- Towards the Ultimate Search Interface - A Research PlanMaurice SchleussingerJul 2022
In interactive information retrieval (IIR), the interaction between humans and primarily digital information is studied. Meanwhile, computerised virtual reality (VR) continues to evolve on a technical and abstract level. While there has been some research on information retrieval (IR) systems for VR, no research fully encompasses the approach of including human information seeking (IS) behaviour when considering search in VR. This research plan suggests just that. For this, recent existing research is briefly overviewed, and several exploratory studies are proposed. While some existing software artefacts exist, this plan suggests the development of prototypes that allow the analysis of the effects of IR features and the search interface on information seeking in VR. The many choices and challenges regarding the design of these studies are also presented for discussion.
- Information Retrieval Interfaces in Virtual Reality —A Scoping Review Focused on Current Generation TechnologyMaurice SchleußingerPLOS ONE Feb 2021
The Information Retrieval user experience has remained largely unchanged since its inception for computers and mobile devices alike. However, recent developments in Virtual Reality hardware (pioneered by Oculus Rift in 2013) could introduce a new environment for Information Retrieval. This paper reports the results of a Scoping Literature Review (PRISMA-ScR) by rigorously examining the entire body of relevant literature with reproducible methods. The following research questions are answered: “What prototypes and concepts of Virtual Reality Information Retrieval systems with current generation hardware exist?”, “How are user interaction and especially user input realised in these systems?”, “What Retrieval features are used in these systems?”, “How are search results displayed in these systems?” and “Can these VR IR systems compare to traditional (non-VR) IR systems?”. After querying Google Scholar, Scopus and Web of Science, 1042 documents were reviewed in depth. Key features and attributes of the systems are summarised and discussed. Sketches of the user interfaces are included as well. The 30 documents that were relevant to the research questions include 16 distinct systems or theories. They discuss and utilise several user input technologies, ranging from controllers, voice input or hand tracking. Although conventional retrieval features are less common, systems enable retrieval of literature, 3D objects, images, books and texts and arrange them in a virtual space (e.g. as grids, arcs or maps). Finally, many of these systems were compared to conventional counterparts through user evaluation (n = 10). Most found user task times to be shorter or equal (n = 5, n = 3). In the seven papers that measured user performance (rate of correct solutions), three reported better performance (one equal). Notably, users always were more satisfied with the Virtual Reality systems compared to conventional ones. Possible limitations of these evaluations are demographic selection and the quality of baseline systems (control).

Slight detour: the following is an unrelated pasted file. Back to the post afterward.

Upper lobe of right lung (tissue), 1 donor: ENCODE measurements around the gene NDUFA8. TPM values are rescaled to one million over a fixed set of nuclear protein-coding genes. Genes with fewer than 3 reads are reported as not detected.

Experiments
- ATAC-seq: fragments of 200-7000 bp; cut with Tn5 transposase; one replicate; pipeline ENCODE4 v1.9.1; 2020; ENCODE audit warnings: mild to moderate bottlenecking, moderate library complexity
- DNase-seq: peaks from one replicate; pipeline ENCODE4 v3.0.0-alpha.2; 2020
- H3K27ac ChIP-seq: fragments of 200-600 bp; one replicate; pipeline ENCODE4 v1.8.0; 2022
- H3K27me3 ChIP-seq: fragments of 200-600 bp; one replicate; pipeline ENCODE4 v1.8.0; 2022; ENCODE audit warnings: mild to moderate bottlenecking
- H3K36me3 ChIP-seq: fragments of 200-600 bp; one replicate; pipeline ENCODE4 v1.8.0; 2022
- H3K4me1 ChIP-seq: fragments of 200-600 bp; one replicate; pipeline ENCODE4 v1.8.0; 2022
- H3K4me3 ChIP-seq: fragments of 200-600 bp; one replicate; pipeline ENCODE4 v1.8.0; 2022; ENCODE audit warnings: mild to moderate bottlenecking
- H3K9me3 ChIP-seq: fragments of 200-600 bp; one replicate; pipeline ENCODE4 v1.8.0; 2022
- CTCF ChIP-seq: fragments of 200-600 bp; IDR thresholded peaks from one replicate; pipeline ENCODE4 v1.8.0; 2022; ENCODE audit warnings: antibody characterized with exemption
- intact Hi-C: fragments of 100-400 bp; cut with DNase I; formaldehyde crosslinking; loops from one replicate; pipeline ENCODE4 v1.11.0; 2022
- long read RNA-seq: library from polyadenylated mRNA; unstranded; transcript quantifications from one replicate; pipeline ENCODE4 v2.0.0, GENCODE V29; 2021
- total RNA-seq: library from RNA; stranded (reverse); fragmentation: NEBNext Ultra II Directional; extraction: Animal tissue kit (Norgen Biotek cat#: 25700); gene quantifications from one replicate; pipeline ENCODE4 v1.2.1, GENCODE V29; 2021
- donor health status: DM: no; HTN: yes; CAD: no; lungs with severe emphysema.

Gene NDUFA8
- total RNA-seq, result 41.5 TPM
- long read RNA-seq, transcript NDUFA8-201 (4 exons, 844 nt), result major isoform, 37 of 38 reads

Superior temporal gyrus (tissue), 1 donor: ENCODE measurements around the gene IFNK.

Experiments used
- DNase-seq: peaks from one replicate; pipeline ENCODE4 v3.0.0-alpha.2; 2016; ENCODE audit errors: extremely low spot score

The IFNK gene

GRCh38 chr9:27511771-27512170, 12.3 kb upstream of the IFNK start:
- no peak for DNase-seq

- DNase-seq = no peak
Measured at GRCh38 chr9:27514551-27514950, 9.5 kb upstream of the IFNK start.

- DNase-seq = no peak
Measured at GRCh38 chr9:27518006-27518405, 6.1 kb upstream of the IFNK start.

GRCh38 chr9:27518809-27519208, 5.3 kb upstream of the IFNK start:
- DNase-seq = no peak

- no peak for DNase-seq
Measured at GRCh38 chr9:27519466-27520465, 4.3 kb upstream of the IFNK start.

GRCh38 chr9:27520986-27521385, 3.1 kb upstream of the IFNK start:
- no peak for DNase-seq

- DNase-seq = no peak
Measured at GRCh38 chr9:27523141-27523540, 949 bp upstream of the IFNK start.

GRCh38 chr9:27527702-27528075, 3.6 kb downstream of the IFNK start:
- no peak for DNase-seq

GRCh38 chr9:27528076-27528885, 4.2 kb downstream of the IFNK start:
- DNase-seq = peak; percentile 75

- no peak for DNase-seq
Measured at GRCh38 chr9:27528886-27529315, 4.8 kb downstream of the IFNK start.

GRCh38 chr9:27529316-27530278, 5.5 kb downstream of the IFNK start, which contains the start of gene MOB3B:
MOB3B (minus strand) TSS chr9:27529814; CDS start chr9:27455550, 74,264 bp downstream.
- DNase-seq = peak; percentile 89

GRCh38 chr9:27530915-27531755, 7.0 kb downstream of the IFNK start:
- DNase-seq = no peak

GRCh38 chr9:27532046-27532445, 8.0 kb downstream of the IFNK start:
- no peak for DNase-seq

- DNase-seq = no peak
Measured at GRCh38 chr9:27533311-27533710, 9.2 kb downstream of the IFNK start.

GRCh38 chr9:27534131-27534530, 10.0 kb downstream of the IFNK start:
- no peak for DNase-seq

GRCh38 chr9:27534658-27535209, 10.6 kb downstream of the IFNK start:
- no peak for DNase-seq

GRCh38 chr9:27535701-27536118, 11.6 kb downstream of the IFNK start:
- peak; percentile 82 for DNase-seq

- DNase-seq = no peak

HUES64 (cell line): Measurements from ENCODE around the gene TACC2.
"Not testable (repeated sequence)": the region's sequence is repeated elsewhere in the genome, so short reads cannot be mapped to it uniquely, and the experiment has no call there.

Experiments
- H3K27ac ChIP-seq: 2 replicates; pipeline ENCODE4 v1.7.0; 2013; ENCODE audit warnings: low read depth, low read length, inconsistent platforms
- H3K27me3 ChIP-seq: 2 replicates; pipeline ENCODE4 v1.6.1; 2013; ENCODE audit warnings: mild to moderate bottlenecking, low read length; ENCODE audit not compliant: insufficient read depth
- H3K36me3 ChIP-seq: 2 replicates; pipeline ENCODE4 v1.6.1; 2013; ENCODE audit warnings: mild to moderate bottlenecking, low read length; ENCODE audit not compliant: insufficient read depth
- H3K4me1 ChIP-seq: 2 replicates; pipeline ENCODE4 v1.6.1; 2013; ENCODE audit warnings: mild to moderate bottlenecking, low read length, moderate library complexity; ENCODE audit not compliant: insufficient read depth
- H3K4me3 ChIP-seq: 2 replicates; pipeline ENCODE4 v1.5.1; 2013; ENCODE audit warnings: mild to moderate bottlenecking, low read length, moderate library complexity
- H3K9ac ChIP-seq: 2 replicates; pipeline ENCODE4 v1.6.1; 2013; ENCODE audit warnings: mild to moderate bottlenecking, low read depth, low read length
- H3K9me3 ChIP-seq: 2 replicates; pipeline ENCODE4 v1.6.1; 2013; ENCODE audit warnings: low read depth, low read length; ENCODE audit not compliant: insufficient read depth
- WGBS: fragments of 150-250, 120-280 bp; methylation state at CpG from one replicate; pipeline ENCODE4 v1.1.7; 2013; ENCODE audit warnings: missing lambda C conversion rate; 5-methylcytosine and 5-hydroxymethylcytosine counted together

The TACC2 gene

- Evaluating a Visual Search InterfaceMaurice Schleußinger, and Maria HenkelIn Proceedings of the International Conference on Library and Information Science Aug 2018
Evaluation of information visualization and especially visual information systems is challenging. Metrics and methods need to be chosen with the intend of gaining specific and relevant evaluation data to prove the value of such systems. We suggest an evaluation based on the Information Service Evaluation Model (ISE) for information systems with visual result representation. We present the results of a case study on the testing and implementation of a visual search engine in business.
- Knowde: A Visual Search InterfaceMaurice Schleußinger, and Maria HenkelIn HCI International 2018 – Posters’ Extended Abstracts Aug 2018
Information Visualizations are well-established to represent high density information in an intuitive and interactive way. There are no popular general retrieval systems, however, which utilize the power of information visualizations for search result representation. This paper describes Knowde, a search interface with purely visual result representation. It employs a powerful information retrieval system and works in a common web browser in real-time. This working prototype, with three different variations of network graphs will assist us in exploring current issues in visualization research, such as the challenge of system evaluation.